Luckily, with those problems acknowledged, this film does stand on its own. The characters are well written, developed, and thoroughly entertaining. As someone who still painfully remembers the bad dialogue and awkward attempts at humor in the prequels, I was overjoyed to laugh as much as I did during this movie. All of the new cast on the protagonist side are wonderful characters and they work well off each other in terms of dialogue, banter, and camaraderie. Probably one of the funniest scenes in the movie is between Finn and BB8 where he needs the droid to help sell his lie about being part of the resistance to Rey and the two have a hilarious argument/bonding moment as a result. BB8, despite being a clear toy advertisement, is a wonderful character that I wish to see more of in the sequels. Also, and thank the Force for this, in a movie about legacies and passing the torch, both the returning cast and the new cast get to shine in this movie, and neither overpowers the other. Furthermore the action sequences, sound work, aesthetic design, and other film effects all evoke the classic Star Wars design sensibilities while updating them just enough to not feel like a nostalgia showcase of Lucas’s original trilogy. I may have problems with JJ Abrams as a director, but he’s clearly a fan of the franchise and has proven himself quite capable at aping the directorial styles of iconic ‘80’s directors (Super 8 was basically his love letter to Spielberg). I am glad however that he won’t be directing the subsequent films as his obsession with mimicking the past would become a problem for this franchise going forward.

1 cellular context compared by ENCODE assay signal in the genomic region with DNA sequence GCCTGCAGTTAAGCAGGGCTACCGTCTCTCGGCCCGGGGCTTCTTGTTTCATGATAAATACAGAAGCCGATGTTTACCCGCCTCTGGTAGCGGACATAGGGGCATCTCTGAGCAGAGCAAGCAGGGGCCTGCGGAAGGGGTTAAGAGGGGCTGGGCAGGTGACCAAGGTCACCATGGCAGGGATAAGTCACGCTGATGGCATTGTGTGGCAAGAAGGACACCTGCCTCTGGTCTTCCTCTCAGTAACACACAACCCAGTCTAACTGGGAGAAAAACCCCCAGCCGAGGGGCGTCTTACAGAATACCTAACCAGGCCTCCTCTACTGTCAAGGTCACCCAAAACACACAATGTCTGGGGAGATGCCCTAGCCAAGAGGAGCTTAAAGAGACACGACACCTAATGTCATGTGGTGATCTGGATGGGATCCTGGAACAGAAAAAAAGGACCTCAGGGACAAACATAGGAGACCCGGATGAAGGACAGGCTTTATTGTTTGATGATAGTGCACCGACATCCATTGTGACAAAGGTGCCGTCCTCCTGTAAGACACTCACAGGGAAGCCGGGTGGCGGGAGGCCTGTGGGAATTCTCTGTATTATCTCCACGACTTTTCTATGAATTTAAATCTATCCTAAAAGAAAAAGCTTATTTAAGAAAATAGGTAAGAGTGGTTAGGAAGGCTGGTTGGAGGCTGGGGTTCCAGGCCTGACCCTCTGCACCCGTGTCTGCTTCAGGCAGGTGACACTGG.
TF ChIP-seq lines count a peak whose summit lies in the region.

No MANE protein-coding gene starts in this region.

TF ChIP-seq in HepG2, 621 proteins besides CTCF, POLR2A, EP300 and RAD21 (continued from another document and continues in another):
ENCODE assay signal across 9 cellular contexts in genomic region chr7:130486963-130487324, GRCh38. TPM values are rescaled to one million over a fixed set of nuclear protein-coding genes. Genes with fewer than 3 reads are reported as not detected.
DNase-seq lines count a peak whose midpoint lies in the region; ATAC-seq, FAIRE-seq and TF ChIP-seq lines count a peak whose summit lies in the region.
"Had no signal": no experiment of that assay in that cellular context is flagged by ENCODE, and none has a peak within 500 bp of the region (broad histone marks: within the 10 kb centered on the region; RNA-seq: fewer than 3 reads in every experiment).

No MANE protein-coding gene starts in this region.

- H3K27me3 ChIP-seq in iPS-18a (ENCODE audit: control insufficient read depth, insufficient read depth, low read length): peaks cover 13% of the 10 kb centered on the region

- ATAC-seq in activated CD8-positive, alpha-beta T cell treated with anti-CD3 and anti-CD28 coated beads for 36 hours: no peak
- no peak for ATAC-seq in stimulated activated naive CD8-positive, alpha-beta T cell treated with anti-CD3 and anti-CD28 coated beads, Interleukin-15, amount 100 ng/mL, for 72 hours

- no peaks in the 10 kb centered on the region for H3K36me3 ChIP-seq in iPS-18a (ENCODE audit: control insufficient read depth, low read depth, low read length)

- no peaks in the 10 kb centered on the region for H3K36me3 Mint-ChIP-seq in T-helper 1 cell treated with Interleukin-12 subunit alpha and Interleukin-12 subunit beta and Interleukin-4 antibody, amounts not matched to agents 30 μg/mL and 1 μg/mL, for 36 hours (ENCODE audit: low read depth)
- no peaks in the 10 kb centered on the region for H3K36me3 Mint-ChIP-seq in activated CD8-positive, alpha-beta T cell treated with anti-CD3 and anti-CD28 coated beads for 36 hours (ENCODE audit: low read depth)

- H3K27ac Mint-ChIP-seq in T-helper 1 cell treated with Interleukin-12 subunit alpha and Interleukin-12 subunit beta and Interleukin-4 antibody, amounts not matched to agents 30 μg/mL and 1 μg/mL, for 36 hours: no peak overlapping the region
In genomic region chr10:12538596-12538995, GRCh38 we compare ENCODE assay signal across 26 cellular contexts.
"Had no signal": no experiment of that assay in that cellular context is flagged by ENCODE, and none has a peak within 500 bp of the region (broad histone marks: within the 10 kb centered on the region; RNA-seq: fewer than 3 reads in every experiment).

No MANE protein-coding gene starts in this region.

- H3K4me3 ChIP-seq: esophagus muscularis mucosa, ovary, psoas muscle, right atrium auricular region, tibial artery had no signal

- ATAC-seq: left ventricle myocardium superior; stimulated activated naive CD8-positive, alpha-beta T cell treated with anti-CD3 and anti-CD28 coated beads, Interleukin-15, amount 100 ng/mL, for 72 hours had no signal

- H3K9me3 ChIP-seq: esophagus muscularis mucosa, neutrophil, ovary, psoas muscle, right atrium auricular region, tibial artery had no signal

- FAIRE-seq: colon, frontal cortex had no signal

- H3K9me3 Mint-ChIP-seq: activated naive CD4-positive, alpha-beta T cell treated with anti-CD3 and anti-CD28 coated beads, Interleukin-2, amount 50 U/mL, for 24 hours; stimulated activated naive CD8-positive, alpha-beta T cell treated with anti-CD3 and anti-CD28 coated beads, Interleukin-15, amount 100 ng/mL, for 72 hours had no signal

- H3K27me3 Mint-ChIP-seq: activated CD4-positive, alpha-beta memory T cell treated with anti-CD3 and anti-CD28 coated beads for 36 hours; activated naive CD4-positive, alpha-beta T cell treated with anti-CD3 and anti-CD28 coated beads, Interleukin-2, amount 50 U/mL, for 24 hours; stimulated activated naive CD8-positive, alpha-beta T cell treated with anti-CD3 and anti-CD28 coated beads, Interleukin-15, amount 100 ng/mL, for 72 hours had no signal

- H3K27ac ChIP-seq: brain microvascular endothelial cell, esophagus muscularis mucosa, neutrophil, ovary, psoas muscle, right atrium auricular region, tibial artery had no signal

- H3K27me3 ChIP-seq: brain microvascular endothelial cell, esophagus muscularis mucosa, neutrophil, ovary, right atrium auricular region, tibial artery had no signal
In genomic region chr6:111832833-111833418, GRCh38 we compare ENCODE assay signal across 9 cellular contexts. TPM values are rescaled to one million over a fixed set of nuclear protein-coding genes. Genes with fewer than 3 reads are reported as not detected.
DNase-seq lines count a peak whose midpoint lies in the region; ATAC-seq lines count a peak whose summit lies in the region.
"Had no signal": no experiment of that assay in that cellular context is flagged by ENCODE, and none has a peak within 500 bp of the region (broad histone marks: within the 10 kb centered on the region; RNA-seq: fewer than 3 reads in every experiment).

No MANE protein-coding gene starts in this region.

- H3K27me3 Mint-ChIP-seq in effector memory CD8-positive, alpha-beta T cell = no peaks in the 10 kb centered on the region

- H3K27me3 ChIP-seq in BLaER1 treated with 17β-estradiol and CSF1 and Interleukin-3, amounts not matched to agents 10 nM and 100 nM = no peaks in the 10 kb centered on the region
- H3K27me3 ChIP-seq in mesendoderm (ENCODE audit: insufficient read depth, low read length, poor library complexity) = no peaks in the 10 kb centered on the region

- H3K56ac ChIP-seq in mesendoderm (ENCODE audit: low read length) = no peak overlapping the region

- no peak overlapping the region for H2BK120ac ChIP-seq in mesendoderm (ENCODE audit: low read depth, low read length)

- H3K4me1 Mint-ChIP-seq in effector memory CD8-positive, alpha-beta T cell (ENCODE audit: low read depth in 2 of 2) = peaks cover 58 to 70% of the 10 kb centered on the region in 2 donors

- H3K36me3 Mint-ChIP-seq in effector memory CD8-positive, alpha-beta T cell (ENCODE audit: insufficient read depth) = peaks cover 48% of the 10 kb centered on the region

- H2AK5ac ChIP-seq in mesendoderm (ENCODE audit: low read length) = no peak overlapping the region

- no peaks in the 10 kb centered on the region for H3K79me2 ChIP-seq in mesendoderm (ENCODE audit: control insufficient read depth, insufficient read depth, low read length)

Star Wars Episode VIII: The Force Awakens Review

Final Thoughts

I will end this the way I think it should end: Star Wars is back and I’m glad to be a fan. The Force Awakens may borrow a tad too much from A New Hope and a lot of the plot is just setup for subsequent movies, which makes it somewhat difficult to judge on its own merits, but the movie is still a lot of fun on its own. The action sequences are entertaining, all of the new characters are instantly memorable and lovable, and you get plenty of the things you remember loving from the original trilogy without it feeling like it is dragging down the film. My appraisal of this film may change once its sequels are released, but for now, as a Star Wars fan, I am still very comfortable recommending you drop some holiday money to see this at the theater. Totally worth the money.

Overall Score 3.5 Pretty Good